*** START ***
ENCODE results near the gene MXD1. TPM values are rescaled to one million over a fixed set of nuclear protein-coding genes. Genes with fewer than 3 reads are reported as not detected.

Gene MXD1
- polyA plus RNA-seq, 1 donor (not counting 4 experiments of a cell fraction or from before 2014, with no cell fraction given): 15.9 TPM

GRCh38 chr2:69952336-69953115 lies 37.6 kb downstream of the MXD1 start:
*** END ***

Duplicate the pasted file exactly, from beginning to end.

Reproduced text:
ENCODE results near the gene MXD1. TPM values are rescaled to one million over a fixed set of nuclear protein-coding genes. Genes with fewer than 3 reads are reported as not detected.

Gene MXD1
- polyA plus RNA-seq, 1 donor (not counting 4 experiments of a cell fraction or from before 2014, with no cell fraction given): 15.9 TPM

GRCh38 chr2:69952336-69953115 lies 37.6 kb downstream of the MXD1 start: